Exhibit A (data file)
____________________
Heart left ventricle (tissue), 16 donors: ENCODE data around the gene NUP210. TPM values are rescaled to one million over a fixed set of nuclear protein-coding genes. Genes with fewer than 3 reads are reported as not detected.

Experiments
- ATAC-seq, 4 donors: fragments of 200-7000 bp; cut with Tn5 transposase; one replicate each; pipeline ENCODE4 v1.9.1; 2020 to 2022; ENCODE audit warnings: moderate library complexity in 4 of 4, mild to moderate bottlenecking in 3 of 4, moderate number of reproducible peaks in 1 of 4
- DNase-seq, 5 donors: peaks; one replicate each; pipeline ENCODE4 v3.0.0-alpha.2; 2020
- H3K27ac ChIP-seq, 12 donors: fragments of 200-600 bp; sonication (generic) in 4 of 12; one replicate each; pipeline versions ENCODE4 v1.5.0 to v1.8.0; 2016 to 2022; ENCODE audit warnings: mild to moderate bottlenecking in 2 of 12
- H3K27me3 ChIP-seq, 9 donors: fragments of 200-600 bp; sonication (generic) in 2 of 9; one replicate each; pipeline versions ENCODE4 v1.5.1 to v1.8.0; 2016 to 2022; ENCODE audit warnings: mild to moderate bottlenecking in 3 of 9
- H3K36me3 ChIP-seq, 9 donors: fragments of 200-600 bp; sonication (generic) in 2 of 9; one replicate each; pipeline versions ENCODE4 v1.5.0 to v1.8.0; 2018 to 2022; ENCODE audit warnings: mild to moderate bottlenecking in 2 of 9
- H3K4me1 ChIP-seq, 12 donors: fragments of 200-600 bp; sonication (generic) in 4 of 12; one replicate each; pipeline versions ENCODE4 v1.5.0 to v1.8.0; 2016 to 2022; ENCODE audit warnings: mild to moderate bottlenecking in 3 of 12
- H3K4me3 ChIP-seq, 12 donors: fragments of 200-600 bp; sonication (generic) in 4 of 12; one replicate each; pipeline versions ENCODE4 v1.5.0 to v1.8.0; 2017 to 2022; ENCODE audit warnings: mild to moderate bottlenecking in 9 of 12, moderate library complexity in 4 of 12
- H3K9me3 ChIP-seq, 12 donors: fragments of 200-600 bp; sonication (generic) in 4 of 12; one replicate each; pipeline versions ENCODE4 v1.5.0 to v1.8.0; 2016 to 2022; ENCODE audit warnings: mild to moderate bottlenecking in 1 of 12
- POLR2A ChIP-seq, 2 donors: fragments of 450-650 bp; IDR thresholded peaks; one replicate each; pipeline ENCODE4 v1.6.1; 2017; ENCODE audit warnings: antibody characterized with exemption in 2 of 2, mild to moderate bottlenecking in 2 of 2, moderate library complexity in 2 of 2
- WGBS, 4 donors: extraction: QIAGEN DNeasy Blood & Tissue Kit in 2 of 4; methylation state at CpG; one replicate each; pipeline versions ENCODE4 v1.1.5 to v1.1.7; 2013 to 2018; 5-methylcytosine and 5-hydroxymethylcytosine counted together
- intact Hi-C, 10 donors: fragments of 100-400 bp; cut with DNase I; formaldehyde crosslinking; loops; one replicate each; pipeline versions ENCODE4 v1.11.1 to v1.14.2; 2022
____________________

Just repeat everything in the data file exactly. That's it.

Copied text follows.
Heart left ventricle (tissue), 16 donors: ENCODE data around the gene NUP210. TPM values are rescaled to one million over a fixed set of nuclear protein-coding genes. Genes with fewer than 3 reads are reported as not detected.

Experiments
- ATAC-seq, 4 donors: fragments of 200-7000 bp; cut with Tn5 transposase; one replicate each; pipeline ENCODE4 v1.9.1; 2020 to 2022; ENCODE audit warnings: moderate library complexity in 4 of 4, mild to moderate bottlenecking in 3 of 4, moderate number of reproducible peaks in 1 of 4
- DNase-seq, 5 donors: peaks; one replicate each; pipeline ENCODE4 v3.0.0-alpha.2; 2020
- H3K27ac ChIP-seq, 12 donors: fragments of 200-600 bp; sonication (generic) in 4 of 12; one replicate each; pipeline versions ENCODE4 v1.5.0 to v1.8.0; 2016 to 2022; ENCODE audit warnings: mild to moderate bottlenecking in 2 of 12
- H3K27me3 ChIP-seq, 9 donors: fragments of 200-600 bp; sonication (generic) in 2 of 9; one replicate each; pipeline versions ENCODE4 v1.5.1 to v1.8.0; 2016 to 2022; ENCODE audit warnings: mild to moderate bottlenecking in 3 of 9
- H3K36me3 ChIP-seq, 9 donors: fragments of 200-600 bp; sonication (generic) in 2 of 9; one replicate each; pipeline versions ENCODE4 v1.5.0 to v1.8.0; 2018 to 2022; ENCODE audit warnings: mild to moderate bottlenecking in 2 of 9
- H3K4me1 ChIP-seq, 12 donors: fragments of 200-600 bp; sonication (generic) in 4 of 12; one replicate each; pipeline versions ENCODE4 v1.5.0 to v1.8.0; 2016 to 2022; ENCODE audit warnings: mild to moderate bottlenecking in 3 of 12
- H3K4me3 ChIP-seq, 12 donors: fragments of 200-600 bp; sonication (generic) in 4 of 12; one replicate each; pipeline versions ENCODE4 v1.5.0 to v1.8.0; 2017 to 2022; ENCODE audit warnings: mild to moderate bottlenecking in 9 of 12, moderate library complexity in 4 of 12
- H3K9me3 ChIP-seq, 12 donors: fragments of 200-600 bp; sonication (generic) in 4 of 12; one replicate each; pipeline versions ENCODE4 v1.5.0 to v1.8.0; 2016 to 2022; ENCODE audit warnings: mild to moderate bottlenecking in 1 of 12
- POLR2A ChIP-seq, 2 donors: fragments of 450-650 bp; IDR thresholded peaks; one replicate each; pipeline ENCODE4 v1.6.1; 2017; ENCODE audit warnings: antibody characterized with exemption in 2 of 2, mild to moderate bottlenecking in 2 of 2, moderate library complexity in 2 of 2
- WGBS, 4 donors: extraction: QIAGEN DNeasy Blood & Tissue Kit in 2 of 4; methylation state at CpG; one replicate each; pipeline versions ENCODE4 v1.1.5 to v1.1.7; 2013 to 2018; 5-methylcytosine and 5-hydroxymethylcytosine counted together
- intact Hi-C, 10 donors: fragments of 100-400 bp; cut with DNase I; formaldehyde crosslinking; loops; one replicate each; pipeline versions ENCODE4 v1.11.1 to v1.14.2; 2022